issue has yet to be debated. Yes, there has been some "discussion" but it has largely been along the lines of "if you disagree with having a Voice to Parliament" then you are racist. In other words we are being told that we "must" vote for it. If we do not then we are "racist".
There is much more to it than that. I will try to cover some of this gradually over time but what I will try to say will be based on my study of Constitutional Law. Like all other students at my law school I was required to do two compulsory units in Constitutional Law, one of those was in Commonwealth Constitutional Law. I am not a constitutional lawyer but I know a little and that little leads me to be very concerned about what the present government is trying to do.
First of all we are being told that we need a referendum in order to change the constitution. That in itself is correct. The means to do so is set out in sec. 128 of the Constitution. It requires what is known as a "double majority" - in other words there must be a majority of people in a majority of the states before there can be a change to the Constitution.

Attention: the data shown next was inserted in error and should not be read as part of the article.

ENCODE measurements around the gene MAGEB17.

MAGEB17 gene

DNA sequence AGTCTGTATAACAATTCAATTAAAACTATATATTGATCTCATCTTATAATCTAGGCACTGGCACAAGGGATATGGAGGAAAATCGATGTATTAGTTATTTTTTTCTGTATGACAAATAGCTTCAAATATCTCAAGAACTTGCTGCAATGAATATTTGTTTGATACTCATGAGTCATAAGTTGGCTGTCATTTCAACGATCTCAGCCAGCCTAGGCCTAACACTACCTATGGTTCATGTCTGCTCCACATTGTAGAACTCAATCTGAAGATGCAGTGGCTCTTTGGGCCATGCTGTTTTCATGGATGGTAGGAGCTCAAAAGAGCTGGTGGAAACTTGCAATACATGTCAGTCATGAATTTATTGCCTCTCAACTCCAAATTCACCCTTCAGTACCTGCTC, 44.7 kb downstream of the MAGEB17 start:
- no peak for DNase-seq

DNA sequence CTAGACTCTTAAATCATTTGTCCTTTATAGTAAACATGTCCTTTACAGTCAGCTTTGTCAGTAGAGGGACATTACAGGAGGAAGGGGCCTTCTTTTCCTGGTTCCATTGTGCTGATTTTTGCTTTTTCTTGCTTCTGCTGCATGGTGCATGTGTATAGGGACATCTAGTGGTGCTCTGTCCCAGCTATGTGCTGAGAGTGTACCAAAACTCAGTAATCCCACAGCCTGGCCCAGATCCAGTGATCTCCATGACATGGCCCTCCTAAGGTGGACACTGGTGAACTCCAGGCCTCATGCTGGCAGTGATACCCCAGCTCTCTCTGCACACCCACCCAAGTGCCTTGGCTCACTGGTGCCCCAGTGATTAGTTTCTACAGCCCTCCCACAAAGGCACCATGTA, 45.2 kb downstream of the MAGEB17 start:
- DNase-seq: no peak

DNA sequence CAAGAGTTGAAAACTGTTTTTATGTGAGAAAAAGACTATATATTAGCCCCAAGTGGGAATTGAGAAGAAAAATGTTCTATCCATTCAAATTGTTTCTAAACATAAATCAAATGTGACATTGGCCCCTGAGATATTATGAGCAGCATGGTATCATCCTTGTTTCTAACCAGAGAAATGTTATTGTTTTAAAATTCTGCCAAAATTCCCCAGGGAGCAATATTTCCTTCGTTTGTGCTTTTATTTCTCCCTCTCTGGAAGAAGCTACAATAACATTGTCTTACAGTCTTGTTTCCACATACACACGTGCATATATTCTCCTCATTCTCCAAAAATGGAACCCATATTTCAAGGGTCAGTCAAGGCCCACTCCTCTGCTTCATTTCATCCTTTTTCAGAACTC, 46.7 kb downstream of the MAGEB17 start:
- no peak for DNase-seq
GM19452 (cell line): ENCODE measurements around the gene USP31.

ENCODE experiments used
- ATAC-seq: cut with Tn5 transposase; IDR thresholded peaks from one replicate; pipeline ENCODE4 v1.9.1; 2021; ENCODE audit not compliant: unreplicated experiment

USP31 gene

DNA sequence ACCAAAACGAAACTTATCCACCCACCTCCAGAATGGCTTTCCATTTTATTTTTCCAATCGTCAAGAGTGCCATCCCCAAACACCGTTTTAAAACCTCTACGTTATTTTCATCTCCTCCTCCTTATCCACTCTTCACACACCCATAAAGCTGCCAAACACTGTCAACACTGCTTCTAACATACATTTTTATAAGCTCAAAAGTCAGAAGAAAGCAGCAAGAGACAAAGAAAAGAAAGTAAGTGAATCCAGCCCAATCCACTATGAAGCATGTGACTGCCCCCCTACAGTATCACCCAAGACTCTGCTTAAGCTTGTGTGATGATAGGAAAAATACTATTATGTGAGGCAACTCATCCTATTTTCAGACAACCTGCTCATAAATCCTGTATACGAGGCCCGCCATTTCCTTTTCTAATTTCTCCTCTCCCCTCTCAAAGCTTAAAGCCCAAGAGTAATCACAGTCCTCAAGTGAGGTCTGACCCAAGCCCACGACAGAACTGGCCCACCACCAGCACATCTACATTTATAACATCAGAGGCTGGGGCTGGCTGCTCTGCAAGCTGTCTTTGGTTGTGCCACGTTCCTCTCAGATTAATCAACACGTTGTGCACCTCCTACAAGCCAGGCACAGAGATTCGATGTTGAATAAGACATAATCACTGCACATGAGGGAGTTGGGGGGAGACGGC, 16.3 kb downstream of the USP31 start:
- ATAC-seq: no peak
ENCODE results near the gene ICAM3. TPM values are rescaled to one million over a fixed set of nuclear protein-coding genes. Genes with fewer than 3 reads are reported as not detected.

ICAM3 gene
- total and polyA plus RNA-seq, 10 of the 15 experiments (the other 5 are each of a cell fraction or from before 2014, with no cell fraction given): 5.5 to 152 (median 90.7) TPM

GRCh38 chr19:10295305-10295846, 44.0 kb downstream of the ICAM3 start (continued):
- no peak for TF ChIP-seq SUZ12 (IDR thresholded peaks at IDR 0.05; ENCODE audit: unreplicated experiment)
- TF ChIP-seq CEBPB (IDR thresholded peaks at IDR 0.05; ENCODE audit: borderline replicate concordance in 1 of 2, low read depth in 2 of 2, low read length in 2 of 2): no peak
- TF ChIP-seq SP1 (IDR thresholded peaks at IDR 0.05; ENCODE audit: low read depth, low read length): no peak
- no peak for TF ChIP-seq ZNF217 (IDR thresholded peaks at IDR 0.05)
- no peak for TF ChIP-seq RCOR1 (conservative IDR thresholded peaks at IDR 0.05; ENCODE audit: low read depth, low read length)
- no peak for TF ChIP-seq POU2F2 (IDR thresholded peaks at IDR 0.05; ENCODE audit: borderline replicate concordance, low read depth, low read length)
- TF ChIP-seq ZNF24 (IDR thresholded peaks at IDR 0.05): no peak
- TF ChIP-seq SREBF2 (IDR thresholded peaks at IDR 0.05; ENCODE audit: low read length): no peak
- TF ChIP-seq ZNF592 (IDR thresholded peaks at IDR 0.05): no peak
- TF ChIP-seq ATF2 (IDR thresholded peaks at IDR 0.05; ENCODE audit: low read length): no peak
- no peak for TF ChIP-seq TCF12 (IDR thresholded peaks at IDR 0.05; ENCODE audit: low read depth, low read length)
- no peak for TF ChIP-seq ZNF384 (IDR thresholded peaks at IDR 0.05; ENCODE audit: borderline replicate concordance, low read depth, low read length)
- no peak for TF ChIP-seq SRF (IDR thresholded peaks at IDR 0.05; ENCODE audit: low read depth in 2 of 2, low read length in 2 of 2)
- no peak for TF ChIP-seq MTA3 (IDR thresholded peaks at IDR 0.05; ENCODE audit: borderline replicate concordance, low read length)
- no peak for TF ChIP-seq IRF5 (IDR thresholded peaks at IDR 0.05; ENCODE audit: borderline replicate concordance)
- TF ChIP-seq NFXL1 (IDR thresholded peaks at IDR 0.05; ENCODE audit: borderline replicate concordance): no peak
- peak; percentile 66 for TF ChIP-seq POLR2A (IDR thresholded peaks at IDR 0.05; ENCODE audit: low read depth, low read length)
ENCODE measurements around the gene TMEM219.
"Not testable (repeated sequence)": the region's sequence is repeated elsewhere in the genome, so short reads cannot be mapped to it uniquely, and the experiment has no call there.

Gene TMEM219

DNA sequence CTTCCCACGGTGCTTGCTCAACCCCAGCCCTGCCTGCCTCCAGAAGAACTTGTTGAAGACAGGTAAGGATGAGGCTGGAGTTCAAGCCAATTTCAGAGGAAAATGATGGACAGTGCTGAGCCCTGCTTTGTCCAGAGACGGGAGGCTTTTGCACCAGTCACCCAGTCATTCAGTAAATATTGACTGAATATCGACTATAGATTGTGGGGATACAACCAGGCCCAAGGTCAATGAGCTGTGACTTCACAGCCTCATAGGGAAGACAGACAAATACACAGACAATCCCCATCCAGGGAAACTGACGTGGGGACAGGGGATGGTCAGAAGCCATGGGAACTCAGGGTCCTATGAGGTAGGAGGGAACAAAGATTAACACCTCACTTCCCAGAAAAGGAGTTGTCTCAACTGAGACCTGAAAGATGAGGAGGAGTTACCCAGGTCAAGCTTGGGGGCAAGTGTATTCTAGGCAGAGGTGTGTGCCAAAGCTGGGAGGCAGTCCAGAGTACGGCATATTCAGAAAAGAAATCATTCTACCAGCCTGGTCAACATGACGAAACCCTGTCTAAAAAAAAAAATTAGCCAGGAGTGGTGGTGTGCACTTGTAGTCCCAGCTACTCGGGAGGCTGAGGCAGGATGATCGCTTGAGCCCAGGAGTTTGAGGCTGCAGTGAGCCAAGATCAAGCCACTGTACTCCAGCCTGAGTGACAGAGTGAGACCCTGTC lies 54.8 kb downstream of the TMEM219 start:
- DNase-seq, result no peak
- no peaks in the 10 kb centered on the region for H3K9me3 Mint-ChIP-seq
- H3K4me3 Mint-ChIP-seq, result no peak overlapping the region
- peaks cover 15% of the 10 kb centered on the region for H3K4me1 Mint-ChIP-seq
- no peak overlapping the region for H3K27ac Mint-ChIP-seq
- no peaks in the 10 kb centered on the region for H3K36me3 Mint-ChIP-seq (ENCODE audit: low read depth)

It is, rightly, a high hurdle. There have been 44 proposed changes to the Constitution since 1901 and only 8 have succeeded.
We are now being told that we will be asked to vote on a "Voice to Parliament" so a change can be made to the Constitution to recognise First Nations people in the preamble. The reason for doing this we are being told is so they can make representations about issues which concern them through a permanent body which cannot be altered except by another referendum.
This is not correct. There is no preamble to the Constitution. What is actually there are the words to the preamble of the Commonwealth of Australia Constitution Act 1900. That act was passed by the Parliament in Britain in order to give legal force to the Constitution. We will not be voting on a change to the Constitution as such. I can only assume that someone, somewhere has advised the government they need to have a referendum in order to change the preamble. The last referendum (in 1999 about becoming a "republic") which tried to change the preamble failed.
So, we start on shaky and misinformed ground. I will leave you to consider this beginning and continue later.